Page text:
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Rated: E · Essay · Family · #2096201
Tied 1st: Writer's Cramp 9/12 prompt grandparents, Word count: 591
I never knew my paternal grandparents. I often wonder about them. What kind of woman would my grandmother, Martha, have been? Born in rural Mississippi at the turn of the 20th century, she was married to a hard-working man named Richard, who was her senior by a few years.

The need for lumber had cleared most of the trees along the Mississippi River, leaving the loggers to devise a way to get the fallen trees to the water to be floated down the river to the mills. Good ole American ingenuity came into play.

Aside from ships, the strongest mechanical muscle of the time was the train. Was it an enterprising man or a railroad executive that took advantage of the need for transportation into the these remote areas by laying their own track, cutting the lumber and transporting it back on the train?

The workers and their families lived in the rail cars. They lacked the rail comforts of today. No bathrooms, dining cars, memory foam bedding with air conditioning and heat. Yet they raised families and seemingly thrived. I cannot imagine they had much more than primitive bedding in these boxcars. The cooking and washing were likely done at the end of the day in the shade of the cars.

Carrying her eleventh child, Martha was in labor and distress. She was loaded on to a horse drawn cart and taken along a bumpy dirt road, if even that, to the nearest doctor. Despite the attempt of getting her medical attention, she and my uncle did not survive childbirth. She left behind my grandpa and nine living children, including my three-year-old father. The year was 1932.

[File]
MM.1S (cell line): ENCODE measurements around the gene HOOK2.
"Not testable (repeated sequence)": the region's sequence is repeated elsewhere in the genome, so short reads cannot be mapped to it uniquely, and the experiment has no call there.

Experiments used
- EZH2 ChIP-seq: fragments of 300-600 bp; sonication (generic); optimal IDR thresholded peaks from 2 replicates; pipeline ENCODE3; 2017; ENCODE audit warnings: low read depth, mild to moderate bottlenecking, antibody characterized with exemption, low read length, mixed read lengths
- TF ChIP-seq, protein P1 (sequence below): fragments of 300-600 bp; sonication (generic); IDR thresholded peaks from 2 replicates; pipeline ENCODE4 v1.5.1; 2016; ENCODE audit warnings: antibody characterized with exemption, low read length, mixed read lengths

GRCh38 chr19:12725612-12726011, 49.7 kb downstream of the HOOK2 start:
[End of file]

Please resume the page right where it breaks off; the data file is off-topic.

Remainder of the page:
In 1964, a year before my birth, my grandfather passed away.

Both of my paternal grandparents were gone before I was even thought of. Gone were the memories of a time before automobiles, houses with electricity and running water. Gone were the voices that told stories at night before a campfire instead of sitting glued to a television. Gone were the aged hands that would draw me onto their laps.

My maternal great grandmother was born in rural Georgia in 1884. The fondest memory I have of this soft skinned old woman is her making the best apple turnovers ever. Mama Sue, as we called her, lived to be 98, passing away in 1982, just before I graduated from high school.

When I look back on her life, I think, what an amazing period to have been alive. She saw transportation move from horse drawn carriages to automobiles to airplanes to Space Shuttles. Homes without electricity to microwaves. From radios to color television. From her grandfather's slaves to interracial marriage. The world changed so much in her time on this Earth. I would often ask if her childhood was like the television show Little House on the Prairie. I could never get an answer to my question as she would just laugh.

My father passed away in 1974 at the young age of 44. He was quickly followed by my maternal grandfather in 1975.

It is difficult for me to wrap my head around the fact that my paternal grandmother has been gone for 84 years and yet my maternal grandmother is 93.

I am fortunate to have known three of my grandparents. Their stories and their successes in a time which I cannot imagine living, are inspiring.

Given it's grandparents' day, I'll make sure I call my only living grandparent. Maybe she'll tell me of the days gone by.
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